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Silvopasture: Pros and Cons of the “Forest Farming” Principle

Foto: CC0 / Pixabay / jplenio

Silvopasture incorporates forests into farming, with each one complementing the other. Haven't heard of this concept before? Discover the drawbacks and benefits.

Silvopasture, otherwise known as “forest farming,” is when livestock and trees are integrated together rather than separately. This can be done with several types of animals, such as cows, sheep, chickens, deer, and goats, in woodland areas or tree plantations. The animals are then free to roam as they normally would in farmer’s fields. While they are allowed to roam free, there is still a degree of management that remains within silvopasture to ensure both animals, and the woodland see benefits. 

According to a 2022 report in the Journal of Agriculture, Ecosystems & The Environment, the use of the “forest farming” technique is actually increasing in the US — and for a good reason. Below, we’ll break down some of the benefits and drawbacks of this fascinating agricultural technique. 

Benefits of Silvopasture

Silvopature is good for farmers and the animals.
Silvopature is good for farmers and the animals.
(Foto: CC0 / Pixabay / catalinserban)

Surprisingly, the technique of silvopasture not only benefits the land, it benefits the animals and farmers involved too. Let’s take a look at how: 

  • It’s sustainable: The silvopasture process has been shown to be more sustainable when compared to current, more traditional systems. This is because the trees help to absorb more carbon dioxide, thus lowering carbon emissions.  
  • Reduced heat stress: The trees provide extra shade for livestock to protect them from the heat during the summer months. 
  • Added protection: Forage — a longer type of grass eaten by livestock — protects the soil from environmental erosion from the wind and rain. 
  • Maximized yield: Farmers can directly profit from trees as they can harvest produce from them, whether it be food or wood products. The trees and forage can also act as food for livestock, helping farmers to save money. In turn, this also helps to provide the animals with a more balanced diet. This increases farmers’ yields, and consequently, their profits.  
  • Increased wildlife diversity: Silvopasture provides a safe habitat for wildlife and can encourage new wildlife to thrive in the area.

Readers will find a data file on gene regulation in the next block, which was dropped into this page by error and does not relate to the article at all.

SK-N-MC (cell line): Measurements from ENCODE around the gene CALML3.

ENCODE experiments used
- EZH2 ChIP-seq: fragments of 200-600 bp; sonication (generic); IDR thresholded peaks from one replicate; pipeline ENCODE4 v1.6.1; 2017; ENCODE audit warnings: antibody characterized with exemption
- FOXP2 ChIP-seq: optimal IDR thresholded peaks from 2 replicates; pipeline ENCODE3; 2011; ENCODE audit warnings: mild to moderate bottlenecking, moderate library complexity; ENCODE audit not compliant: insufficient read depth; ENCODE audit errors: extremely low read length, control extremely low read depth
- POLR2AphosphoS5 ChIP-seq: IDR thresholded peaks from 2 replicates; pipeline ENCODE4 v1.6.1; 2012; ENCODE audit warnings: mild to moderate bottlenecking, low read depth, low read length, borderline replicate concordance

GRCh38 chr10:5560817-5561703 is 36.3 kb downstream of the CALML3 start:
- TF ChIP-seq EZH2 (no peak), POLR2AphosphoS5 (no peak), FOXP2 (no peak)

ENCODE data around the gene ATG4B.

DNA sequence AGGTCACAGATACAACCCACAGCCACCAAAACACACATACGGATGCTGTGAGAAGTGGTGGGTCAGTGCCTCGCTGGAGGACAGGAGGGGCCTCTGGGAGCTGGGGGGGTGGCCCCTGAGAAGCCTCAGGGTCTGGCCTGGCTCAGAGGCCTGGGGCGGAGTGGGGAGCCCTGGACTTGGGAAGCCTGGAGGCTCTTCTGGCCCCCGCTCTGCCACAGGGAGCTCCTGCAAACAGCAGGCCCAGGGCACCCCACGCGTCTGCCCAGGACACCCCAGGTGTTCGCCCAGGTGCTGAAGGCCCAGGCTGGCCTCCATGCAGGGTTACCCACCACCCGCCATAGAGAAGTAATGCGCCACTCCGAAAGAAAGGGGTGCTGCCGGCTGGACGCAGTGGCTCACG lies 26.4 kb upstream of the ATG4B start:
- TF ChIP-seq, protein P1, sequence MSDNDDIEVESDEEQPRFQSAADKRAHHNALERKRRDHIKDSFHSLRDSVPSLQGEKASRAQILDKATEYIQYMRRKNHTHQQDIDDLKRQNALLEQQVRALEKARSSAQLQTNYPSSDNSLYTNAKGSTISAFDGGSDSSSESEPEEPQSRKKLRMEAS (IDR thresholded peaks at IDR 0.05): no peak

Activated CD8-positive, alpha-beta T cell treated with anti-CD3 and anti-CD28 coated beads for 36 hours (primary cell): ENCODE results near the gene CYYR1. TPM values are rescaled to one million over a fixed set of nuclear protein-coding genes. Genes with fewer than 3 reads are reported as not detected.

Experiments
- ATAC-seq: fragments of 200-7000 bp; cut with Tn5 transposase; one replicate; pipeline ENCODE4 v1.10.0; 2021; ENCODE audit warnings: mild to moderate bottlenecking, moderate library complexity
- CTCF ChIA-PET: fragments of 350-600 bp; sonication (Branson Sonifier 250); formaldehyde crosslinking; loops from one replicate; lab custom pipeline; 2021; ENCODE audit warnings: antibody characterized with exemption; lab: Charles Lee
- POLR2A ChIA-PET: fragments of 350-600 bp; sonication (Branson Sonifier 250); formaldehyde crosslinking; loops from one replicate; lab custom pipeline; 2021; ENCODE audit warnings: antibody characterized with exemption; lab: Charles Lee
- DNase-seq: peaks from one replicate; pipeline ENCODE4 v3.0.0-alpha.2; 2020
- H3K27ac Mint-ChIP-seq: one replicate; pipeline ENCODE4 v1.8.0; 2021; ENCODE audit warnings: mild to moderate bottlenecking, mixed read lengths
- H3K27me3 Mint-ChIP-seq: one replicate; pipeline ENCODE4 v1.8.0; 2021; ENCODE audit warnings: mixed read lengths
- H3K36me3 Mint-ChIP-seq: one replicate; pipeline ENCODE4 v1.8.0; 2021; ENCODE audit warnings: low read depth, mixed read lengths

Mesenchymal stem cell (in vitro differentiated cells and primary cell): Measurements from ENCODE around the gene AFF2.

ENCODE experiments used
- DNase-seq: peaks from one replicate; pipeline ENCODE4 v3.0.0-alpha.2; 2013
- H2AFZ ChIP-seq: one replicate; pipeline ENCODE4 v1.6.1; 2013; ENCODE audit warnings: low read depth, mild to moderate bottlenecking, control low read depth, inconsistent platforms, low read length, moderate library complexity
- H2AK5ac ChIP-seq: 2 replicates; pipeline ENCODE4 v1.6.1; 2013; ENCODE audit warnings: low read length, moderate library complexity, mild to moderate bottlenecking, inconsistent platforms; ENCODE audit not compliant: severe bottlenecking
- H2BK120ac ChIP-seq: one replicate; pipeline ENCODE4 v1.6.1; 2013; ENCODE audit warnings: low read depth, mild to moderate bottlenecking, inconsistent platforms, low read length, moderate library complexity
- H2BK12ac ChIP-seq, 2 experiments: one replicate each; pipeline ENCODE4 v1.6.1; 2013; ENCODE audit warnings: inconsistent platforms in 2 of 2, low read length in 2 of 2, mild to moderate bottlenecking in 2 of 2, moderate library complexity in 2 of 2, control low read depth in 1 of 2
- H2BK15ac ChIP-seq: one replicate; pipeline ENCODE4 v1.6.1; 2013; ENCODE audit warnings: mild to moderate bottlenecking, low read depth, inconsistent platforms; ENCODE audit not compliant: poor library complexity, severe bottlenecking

• Soil improvements: Trees can help to enrich the soil and organic matter. The fallen leaves can create mulch (organic matter), which in turn helps soil in a number of ways, including improving soil nutrients and organic matter. Mulch also helps to protect tree roots.  
  • Reduced agrochemicals: As mulch prevents weeds from growing, it can therefore help to prevent the use of agrochemicals to get rid of them. 

For these reasons, silvopasture is much kinder to the planet — especially considering that it emits lower emissions when compared to traditional farming methods. However, while farmers, animals, and the environment all benefit from this agricultural farming technique, it still comes with its downsides. 

Drawbacks of Silvopasture

This agricultural technique can be costly to set up.
This agricultural technique can be costly to set up.
(Foto: CC0 / Pixabay / holzijue)

Now we’ll break down some of the drawbacks of “forest farming.”

  • Startup costs: The initial funding needed to set up such a system can be quite costly, which may be off-putting for many farmers. 
  • Land requirements: Silvopasture requires a lot of land area which some farmers may not have.  
  • Labor intensive: Farming using this technique requires much labor compared to traditional methods in terms of upkeep and the management system required. 
  • Potential damage: Livestock may potentially damage trees. 
  • Plant competition: All the plants on the farmer’s site may fight for light and nutrients, especially if close together. 

Despite there being drawbacks, silvopasture is more beneficial to the planet when compared to traditional farming methods. This mostly boils down to the level of emissions produced by each method. Other farming methods, such as vertical farming have also gained traction around the globe in recent years. However, they have yet to be implemented on a larger scale.            

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